Ok, so I just finished with Safari, and I quit the application. I didn’t normally quit it, but I thought that would be cleaner for the viewing audience. I held down command-option to open Spotlight, and typed in iCal, but the nice VoiceOver lady did not say “ical” when I typed it. That’s when things went horribly wrong. I haven’t yet figured out why this happened, but somehow that Keynote file on my desktop got selected, and for the LIFE of me, I couldn’t get off it. The only reason I even knew I was stuck on it was the audience had to start helping me. They explained to me that I was actually using spotlight INSIDE the Keynote and it was trying to search for iCal inside my presentation. I thought I’d be brilliant and open a finder window and maybe that would get me unstuck from the Keynote file. That didn’t work either, all I did was launch spotlight inside the finder window! I started popping up pictures and all sorts of stuff. Evidently I brought up a picture of myself, and Steve started getting really nervous that I might pop up a tax return or something!

This went on for quite some time, with the audience trying to help, and I have to sadly say that in the end I had to pull off the headband. I had to kill VoiceOver, launch iCal, and put the headband back on. From there on out it was smooth sailing – by some miracle through all that shenanigans VoiceOver still had the address in the copy buffer so I could paste it into the event. That was a small success that made me happy. I finished up the invite and hit send.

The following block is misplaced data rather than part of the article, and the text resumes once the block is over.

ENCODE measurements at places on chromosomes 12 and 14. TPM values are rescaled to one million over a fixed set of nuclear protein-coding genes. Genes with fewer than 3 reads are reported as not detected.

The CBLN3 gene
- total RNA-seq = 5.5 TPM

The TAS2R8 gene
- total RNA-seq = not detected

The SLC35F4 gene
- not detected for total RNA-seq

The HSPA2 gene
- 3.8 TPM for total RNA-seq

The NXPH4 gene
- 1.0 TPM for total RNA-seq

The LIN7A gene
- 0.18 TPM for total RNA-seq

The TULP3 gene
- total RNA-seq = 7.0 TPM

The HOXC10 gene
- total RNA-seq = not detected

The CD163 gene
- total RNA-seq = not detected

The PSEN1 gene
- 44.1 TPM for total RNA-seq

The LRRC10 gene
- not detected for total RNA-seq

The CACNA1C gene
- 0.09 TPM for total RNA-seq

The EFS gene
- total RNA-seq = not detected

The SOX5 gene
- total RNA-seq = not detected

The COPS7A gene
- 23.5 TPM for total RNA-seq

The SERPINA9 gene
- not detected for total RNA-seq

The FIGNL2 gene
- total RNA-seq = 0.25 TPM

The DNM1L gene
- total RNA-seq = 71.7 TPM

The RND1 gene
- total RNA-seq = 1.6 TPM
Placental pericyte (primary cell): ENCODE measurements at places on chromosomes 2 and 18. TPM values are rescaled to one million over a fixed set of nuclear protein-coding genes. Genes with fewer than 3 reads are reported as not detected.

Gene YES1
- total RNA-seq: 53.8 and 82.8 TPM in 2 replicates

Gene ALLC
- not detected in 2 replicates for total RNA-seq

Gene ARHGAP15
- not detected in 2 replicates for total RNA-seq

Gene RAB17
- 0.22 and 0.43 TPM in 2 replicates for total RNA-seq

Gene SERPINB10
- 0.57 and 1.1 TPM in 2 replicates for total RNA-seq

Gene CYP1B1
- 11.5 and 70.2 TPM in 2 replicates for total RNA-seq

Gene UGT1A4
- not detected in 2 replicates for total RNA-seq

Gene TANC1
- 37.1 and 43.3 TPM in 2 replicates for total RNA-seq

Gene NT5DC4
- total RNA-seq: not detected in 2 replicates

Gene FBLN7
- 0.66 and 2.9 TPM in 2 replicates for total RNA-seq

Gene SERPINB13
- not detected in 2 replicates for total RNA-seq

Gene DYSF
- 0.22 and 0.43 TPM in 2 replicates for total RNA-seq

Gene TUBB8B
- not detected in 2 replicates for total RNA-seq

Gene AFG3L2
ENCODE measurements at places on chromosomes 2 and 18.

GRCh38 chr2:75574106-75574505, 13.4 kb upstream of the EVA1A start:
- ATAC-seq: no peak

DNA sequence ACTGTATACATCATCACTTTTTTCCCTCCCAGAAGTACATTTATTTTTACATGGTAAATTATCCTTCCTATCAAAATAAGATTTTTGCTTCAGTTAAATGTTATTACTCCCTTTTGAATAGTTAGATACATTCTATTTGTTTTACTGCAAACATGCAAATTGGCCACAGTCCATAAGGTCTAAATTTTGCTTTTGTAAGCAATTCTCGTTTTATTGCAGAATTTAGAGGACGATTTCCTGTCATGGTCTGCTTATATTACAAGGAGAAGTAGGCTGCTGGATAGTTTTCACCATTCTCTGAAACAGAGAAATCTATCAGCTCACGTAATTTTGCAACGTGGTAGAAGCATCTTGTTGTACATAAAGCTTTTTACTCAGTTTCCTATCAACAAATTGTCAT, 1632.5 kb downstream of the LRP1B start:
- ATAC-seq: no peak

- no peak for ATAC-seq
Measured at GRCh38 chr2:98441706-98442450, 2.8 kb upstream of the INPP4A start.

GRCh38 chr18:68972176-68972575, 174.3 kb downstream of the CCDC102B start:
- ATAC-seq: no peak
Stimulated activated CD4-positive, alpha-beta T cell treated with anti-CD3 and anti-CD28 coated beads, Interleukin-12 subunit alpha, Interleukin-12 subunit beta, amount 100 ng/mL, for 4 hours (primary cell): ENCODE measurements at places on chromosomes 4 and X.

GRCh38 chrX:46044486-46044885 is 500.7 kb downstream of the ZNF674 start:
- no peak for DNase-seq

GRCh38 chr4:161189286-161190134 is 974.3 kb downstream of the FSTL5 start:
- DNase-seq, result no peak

Now I said it was an epic fail because I did have to remove my headband, but I need to tell you that the audience reaction was exactly the opposite. They all told me afterwards that it very very vividly illustrated how incredibly hard it is to learn VoiceOver, how hard it is to get unstuck without some sighted people to help out, and how you still can muddle through in the end. I was very pleased with their reactions to it, I thought they’d be throwing eggs at me for not having flawless execution. They felt that having the problems I had was actually a much better illustration of what must really go on for the blind.

One question came up in the Q/A at the end that I really did want to point out. Mary Cajiao (wife of Victor Cajiao) is a teacher, and she asked me whether there are any podcasts or good teaching programs to teach people how to use VoiceOver. I told her that I didn’t know of any but that I would throw it out there to find out. So if you guys know of any resources, I’d sure like to be able to get back to her with an answer.